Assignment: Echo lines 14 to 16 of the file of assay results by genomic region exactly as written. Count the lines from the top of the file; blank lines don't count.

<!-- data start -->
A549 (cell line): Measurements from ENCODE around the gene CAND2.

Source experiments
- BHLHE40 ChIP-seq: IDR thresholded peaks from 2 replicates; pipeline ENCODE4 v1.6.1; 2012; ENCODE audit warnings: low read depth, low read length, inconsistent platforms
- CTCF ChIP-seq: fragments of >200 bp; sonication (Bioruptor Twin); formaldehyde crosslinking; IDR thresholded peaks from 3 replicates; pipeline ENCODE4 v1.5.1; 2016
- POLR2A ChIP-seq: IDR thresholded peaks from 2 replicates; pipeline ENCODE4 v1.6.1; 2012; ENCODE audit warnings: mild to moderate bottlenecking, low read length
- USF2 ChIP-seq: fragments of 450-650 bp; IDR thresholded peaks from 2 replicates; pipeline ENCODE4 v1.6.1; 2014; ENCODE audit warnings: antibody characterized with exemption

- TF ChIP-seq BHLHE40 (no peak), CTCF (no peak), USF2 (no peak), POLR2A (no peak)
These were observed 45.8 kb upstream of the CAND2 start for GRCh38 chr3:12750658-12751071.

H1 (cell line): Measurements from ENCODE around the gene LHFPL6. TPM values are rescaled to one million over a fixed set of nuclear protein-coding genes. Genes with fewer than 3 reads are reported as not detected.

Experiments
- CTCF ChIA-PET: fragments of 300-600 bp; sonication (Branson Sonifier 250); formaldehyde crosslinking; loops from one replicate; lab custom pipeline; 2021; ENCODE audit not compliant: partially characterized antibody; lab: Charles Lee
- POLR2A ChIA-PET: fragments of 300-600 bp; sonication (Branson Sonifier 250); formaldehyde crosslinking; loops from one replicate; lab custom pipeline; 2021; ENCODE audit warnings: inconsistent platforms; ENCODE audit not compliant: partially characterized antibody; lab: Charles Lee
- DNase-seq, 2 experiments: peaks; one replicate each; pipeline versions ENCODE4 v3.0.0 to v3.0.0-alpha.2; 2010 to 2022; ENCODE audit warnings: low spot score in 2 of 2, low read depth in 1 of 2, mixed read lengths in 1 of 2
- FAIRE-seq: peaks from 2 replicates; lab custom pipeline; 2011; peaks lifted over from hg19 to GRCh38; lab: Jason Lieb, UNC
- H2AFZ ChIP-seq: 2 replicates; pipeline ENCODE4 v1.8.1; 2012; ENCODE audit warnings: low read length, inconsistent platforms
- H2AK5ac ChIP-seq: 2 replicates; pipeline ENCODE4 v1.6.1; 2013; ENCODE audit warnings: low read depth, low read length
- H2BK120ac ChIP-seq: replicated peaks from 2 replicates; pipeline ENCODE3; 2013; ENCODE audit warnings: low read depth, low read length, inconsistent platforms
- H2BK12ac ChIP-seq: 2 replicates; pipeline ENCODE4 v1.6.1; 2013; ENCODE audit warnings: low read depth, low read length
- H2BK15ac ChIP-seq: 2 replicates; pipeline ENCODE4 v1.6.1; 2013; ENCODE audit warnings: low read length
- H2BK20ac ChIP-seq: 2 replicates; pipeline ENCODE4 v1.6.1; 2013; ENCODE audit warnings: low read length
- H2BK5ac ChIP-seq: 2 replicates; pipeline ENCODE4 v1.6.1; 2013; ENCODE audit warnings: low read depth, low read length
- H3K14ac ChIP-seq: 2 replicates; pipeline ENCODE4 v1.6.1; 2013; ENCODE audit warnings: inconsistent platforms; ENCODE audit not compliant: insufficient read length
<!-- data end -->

- FAIRE-seq: peaks from 2 replicates; lab custom pipeline; 2011; peaks lifted over from hg19 to GRCh38; lab: Jason Lieb, UNC
- H2AFZ ChIP-seq: 2 replicates; pipeline ENCODE4 v1.8.1; 2012; ENCODE audit warnings: low read length, inconsistent platforms
- H2AK5ac ChIP-seq: 2 replicates; pipeline ENCODE4 v1.6.1; 2013; ENCODE audit warnings: low read depth, low read length